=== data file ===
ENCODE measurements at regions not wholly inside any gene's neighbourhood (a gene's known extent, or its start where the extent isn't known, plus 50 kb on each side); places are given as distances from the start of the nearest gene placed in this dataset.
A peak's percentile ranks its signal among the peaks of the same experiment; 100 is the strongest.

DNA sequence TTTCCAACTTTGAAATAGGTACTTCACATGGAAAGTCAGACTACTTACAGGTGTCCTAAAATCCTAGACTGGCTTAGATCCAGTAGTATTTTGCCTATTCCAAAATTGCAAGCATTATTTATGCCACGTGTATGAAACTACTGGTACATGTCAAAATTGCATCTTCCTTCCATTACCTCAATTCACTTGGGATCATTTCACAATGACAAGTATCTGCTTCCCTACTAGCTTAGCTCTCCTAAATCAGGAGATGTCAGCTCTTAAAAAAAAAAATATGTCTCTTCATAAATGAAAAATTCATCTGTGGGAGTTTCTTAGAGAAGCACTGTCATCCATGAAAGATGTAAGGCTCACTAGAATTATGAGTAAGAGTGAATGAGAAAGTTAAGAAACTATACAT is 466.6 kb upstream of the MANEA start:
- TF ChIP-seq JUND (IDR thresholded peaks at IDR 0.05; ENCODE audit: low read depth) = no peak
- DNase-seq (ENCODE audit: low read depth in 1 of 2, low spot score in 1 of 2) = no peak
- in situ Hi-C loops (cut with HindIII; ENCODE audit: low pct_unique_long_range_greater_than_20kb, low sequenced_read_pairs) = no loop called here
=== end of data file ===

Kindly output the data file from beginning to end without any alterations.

ENCODE measurements at regions not wholly inside any gene's neighbourhood (a gene's known extent, or its start where the extent isn't known, plus 50 kb on each side); places are given as distances from the start of the nearest gene placed in this dataset.
A peak's percentile ranks its signal among the peaks of the same experiment; 100 is the strongest.

DNA sequence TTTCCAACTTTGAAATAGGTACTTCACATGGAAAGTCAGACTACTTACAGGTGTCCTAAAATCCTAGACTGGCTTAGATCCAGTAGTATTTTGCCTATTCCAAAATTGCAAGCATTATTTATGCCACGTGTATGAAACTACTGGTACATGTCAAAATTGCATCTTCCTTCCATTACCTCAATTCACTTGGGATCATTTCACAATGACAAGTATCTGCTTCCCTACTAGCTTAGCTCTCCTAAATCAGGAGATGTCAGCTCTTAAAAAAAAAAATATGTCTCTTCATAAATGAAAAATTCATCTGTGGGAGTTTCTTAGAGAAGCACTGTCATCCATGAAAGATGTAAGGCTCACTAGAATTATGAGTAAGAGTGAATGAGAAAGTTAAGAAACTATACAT is 466.6 kb upstream of the MANEA start:
- TF ChIP-seq JUND (IDR thresholded peaks at IDR 0.05; ENCODE audit: low read depth) = no peak
- DNase-seq (ENCODE audit: low read depth in 1 of 2, low spot score in 1 of 2) = no peak
- in situ Hi-C loops (cut with HindIII; ENCODE audit: low pct_unique_long_range_greater_than_20kb, low sequenced_read_pairs) = no loop called here